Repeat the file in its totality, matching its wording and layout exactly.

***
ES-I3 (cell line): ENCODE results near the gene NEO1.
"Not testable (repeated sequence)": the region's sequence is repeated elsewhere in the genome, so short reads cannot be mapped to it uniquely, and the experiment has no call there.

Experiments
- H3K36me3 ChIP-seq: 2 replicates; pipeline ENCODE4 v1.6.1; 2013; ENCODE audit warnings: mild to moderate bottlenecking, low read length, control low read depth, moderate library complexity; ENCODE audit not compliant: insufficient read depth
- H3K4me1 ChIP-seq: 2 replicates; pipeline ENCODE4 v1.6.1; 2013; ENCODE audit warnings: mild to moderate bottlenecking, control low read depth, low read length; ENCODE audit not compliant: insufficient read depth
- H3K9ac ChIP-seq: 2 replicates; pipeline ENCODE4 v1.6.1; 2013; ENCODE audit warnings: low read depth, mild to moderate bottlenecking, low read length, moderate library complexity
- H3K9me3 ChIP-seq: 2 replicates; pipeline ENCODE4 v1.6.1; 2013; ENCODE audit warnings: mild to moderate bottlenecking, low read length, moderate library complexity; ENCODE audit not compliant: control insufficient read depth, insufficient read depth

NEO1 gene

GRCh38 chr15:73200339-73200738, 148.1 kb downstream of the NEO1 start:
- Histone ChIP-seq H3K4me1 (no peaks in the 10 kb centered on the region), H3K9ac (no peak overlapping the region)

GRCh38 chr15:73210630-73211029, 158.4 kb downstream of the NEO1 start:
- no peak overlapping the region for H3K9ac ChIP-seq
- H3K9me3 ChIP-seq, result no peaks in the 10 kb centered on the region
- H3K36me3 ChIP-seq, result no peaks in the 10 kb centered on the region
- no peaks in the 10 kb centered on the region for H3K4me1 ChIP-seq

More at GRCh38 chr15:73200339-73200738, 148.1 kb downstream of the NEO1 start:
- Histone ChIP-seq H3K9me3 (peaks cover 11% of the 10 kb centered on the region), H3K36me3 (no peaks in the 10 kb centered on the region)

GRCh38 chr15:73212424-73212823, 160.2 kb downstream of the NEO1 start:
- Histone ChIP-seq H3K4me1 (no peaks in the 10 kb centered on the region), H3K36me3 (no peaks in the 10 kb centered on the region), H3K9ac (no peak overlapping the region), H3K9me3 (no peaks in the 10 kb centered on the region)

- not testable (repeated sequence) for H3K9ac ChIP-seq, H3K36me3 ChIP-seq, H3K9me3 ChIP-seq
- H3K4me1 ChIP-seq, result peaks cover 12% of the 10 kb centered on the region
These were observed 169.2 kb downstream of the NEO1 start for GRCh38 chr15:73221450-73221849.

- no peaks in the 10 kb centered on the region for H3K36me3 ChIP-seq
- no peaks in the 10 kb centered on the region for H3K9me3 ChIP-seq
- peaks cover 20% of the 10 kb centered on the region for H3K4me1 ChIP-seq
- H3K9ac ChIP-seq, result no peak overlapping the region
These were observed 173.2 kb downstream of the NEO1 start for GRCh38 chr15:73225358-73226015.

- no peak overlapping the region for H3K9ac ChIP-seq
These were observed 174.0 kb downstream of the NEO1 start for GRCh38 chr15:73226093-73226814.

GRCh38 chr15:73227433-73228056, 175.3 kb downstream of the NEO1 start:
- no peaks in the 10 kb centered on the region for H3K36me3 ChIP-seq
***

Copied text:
ES-I3 (cell line): ENCODE results near the gene NEO1.
"Not testable (repeated sequence)": the region's sequence is repeated elsewhere in the genome, so short reads cannot be mapped to it uniquely, and the experiment has no call there.

Experiments
- H3K36me3 ChIP-seq: 2 replicates; pipeline ENCODE4 v1.6.1; 2013; ENCODE audit warnings: mild to moderate bottlenecking, low read length, control low read depth, moderate library complexity; ENCODE audit not compliant: insufficient read depth
- H3K4me1 ChIP-seq: 2 replicates; pipeline ENCODE4 v1.6.1; 2013; ENCODE audit warnings: mild to moderate bottlenecking, control low read depth, low read length; ENCODE audit not compliant: insufficient read depth
- H3K9ac ChIP-seq: 2 replicates; pipeline ENCODE4 v1.6.1; 2013; ENCODE audit warnings: low read depth, mild to moderate bottlenecking, low read length, moderate library complexity
- H3K9me3 ChIP-seq: 2 replicates; pipeline ENCODE4 v1.6.1; 2013; ENCODE audit warnings: mild to moderate bottlenecking, low read length, moderate library complexity; ENCODE audit not compliant: control insufficient read depth, insufficient read depth

NEO1 gene

GRCh38 chr15:73200339-73200738, 148.1 kb downstream of the NEO1 start:
- Histone ChIP-seq H3K4me1 (no peaks in the 10 kb centered on the region), H3K9ac (no peak overlapping the region)

GRCh38 chr15:73210630-73211029, 158.4 kb downstream of the NEO1 start:
- no peak overlapping the region for H3K9ac ChIP-seq
- H3K9me3 ChIP-seq, result no peaks in the 10 kb centered on the region
- H3K36me3 ChIP-seq, result no peaks in the 10 kb centered on the region
- no peaks in the 10 kb centered on the region for H3K4me1 ChIP-seq

More at GRCh38 chr15:73200339-73200738, 148.1 kb downstream of the NEO1 start:
- Histone ChIP-seq H3K9me3 (peaks cover 11% of the 10 kb centered on the region), H3K36me3 (no peaks in the 10 kb centered on the region)

GRCh38 chr15:73212424-73212823, 160.2 kb downstream of the NEO1 start:
- Histone ChIP-seq H3K4me1 (no peaks in the 10 kb centered on the region), H3K36me3 (no peaks in the 10 kb centered on the region), H3K9ac (no peak overlapping the region), H3K9me3 (no peaks in the 10 kb centered on the region)

- not testable (repeated sequence) for H3K9ac ChIP-seq, H3K36me3 ChIP-seq, H3K9me3 ChIP-seq
- H3K4me1 ChIP-seq, result peaks cover 12% of the 10 kb centered on the region
These were observed 169.2 kb downstream of the NEO1 start for GRCh38 chr15:73221450-73221849.

- no peaks in the 10 kb centered on the region for H3K36me3 ChIP-seq
- no peaks in the 10 kb centered on the region for H3K9me3 ChIP-seq
- peaks cover 20% of the 10 kb centered on the region for H3K4me1 ChIP-seq
- H3K9ac ChIP-seq, result no peak overlapping the region
These were observed 173.2 kb downstream of the NEO1 start for GRCh38 chr15:73225358-73226015.

- no peak overlapping the region for H3K9ac ChIP-seq
These were observed 174.0 kb downstream of the NEO1 start for GRCh38 chr15:73226093-73226814.

GRCh38 chr15:73227433-73228056, 175.3 kb downstream of the NEO1 start:
- no peaks in the 10 kb centered on the region for H3K36me3 ChIP-seq